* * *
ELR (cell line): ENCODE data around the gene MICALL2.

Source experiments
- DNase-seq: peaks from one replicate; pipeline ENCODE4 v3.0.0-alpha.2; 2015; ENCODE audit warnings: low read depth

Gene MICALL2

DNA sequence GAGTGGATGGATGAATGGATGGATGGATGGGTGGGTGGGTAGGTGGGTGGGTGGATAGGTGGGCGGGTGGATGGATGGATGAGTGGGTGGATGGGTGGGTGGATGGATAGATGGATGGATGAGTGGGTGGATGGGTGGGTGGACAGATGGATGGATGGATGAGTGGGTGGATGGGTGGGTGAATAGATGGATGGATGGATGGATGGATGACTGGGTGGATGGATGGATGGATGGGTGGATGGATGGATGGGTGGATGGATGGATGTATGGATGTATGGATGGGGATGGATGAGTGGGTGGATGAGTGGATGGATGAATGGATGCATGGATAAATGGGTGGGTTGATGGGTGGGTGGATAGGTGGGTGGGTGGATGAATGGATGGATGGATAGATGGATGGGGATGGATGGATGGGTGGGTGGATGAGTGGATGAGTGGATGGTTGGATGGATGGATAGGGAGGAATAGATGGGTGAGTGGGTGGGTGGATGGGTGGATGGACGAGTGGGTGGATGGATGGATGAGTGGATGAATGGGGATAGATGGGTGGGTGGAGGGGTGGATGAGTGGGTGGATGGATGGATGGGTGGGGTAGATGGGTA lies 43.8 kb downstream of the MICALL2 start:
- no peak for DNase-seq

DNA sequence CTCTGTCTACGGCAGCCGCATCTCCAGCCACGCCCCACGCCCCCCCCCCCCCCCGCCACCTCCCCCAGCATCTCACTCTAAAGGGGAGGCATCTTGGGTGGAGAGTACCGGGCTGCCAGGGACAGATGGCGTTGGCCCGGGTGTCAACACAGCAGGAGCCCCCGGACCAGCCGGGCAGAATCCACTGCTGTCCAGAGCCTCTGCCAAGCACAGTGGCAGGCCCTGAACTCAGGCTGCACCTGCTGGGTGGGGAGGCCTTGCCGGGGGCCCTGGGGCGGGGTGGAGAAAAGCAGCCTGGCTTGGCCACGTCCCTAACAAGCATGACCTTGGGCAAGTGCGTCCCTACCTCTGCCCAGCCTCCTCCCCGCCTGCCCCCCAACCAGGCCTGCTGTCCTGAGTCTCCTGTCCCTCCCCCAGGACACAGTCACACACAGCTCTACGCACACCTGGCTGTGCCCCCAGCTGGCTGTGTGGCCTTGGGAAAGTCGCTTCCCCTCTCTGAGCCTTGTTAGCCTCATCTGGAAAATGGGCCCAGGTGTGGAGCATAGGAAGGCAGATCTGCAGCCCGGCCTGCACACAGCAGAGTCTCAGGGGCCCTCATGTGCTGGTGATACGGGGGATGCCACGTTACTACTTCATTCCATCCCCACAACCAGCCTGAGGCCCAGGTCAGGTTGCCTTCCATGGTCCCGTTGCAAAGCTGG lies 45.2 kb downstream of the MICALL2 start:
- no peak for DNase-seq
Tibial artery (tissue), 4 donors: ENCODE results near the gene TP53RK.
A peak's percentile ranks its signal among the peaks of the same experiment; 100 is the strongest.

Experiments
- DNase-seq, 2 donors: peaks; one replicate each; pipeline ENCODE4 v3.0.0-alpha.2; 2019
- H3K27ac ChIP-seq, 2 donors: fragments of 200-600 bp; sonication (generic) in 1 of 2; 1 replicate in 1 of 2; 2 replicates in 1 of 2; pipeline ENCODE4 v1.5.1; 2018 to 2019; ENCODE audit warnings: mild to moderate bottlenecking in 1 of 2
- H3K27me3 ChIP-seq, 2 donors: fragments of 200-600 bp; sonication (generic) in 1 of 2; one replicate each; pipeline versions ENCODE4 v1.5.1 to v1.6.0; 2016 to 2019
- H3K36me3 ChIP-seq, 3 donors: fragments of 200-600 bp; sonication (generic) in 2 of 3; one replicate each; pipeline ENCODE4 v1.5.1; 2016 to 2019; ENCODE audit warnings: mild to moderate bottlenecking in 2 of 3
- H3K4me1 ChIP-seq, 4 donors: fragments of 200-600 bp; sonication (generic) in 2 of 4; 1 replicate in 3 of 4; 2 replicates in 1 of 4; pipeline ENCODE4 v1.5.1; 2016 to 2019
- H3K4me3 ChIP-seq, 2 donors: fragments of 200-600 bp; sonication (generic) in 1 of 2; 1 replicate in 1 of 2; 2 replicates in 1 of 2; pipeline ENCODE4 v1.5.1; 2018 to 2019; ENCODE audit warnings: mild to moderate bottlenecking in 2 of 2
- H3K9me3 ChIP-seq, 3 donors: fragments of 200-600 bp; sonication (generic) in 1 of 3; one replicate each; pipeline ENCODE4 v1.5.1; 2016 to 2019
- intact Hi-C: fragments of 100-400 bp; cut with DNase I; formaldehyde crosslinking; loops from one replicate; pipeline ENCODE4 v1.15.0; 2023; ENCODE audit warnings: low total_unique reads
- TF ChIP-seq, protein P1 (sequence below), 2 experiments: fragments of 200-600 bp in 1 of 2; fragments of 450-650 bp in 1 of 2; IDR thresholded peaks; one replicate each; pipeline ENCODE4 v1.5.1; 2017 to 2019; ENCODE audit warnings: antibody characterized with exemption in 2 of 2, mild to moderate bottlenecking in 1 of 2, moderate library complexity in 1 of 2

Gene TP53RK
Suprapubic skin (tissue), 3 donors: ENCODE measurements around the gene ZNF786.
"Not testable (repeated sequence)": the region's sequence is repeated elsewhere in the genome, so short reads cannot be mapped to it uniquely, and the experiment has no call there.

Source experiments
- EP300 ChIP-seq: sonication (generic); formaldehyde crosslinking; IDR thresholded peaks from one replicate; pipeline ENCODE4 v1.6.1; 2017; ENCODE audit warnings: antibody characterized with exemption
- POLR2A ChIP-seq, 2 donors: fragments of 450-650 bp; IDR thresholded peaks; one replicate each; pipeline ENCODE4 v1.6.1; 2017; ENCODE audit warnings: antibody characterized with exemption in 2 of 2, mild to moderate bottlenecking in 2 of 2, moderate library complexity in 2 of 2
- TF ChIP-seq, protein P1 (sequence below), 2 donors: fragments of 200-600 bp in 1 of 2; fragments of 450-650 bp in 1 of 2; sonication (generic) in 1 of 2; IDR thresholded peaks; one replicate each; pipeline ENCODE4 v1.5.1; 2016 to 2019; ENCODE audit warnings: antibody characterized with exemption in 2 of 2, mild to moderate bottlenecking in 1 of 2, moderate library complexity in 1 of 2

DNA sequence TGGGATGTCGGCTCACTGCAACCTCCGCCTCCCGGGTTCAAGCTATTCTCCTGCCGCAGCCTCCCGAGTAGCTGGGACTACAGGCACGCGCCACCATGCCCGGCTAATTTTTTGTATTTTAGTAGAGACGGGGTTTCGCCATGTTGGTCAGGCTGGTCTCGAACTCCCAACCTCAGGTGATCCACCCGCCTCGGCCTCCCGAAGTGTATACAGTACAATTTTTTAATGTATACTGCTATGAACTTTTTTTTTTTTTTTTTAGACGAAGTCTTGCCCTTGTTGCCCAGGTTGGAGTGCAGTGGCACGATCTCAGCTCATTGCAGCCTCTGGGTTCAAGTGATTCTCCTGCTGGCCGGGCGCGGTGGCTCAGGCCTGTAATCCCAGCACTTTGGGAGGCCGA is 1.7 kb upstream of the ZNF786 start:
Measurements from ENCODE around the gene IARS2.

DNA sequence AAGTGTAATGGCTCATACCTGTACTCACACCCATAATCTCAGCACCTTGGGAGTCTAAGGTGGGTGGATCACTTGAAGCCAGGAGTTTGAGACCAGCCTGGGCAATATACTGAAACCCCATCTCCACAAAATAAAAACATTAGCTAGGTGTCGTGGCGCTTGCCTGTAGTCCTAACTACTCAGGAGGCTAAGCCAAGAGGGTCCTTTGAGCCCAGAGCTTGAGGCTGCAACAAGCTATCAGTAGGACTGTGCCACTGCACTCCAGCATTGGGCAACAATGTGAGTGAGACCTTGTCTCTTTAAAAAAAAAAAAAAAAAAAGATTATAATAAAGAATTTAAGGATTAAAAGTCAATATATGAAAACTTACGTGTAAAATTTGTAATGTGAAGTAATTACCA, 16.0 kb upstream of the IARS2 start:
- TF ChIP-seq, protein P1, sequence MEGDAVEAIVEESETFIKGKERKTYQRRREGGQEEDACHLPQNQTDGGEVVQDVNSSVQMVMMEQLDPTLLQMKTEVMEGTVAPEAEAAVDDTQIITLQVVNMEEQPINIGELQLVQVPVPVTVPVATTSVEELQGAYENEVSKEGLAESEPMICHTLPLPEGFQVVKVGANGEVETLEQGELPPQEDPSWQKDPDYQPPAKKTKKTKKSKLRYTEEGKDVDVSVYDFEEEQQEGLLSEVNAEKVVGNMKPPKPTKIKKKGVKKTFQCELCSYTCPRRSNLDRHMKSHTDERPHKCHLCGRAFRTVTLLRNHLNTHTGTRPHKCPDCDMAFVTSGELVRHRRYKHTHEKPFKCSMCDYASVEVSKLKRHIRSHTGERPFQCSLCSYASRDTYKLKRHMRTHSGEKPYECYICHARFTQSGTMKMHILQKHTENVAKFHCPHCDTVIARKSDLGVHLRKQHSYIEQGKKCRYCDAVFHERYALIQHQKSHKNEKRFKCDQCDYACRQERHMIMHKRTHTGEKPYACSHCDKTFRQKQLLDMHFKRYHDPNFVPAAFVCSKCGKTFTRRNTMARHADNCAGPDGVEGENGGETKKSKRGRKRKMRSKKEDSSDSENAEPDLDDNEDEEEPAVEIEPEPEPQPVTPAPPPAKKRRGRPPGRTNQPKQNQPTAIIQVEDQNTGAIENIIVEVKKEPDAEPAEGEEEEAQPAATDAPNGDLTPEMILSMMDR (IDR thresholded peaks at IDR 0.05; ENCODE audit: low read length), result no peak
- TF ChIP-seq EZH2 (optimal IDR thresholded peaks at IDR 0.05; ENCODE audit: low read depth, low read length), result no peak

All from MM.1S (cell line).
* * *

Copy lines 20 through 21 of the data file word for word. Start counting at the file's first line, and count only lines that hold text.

- TF ChIP-seq, protein P1 (sequence below), 2 experiments: fragments of 200-600 bp in 1 of 2; fragments of 450-650 bp in 1 of 2; IDR thresholded peaks; one replicate each; pipeline ENCODE4 v1.5.1; 2017 to 2019; ENCODE audit warnings: antibody characterized with exemption in 2 of 2, mild to moderate bottlenecking in 1 of 2, moderate library complexity in 1 of 2

Gene TP53RK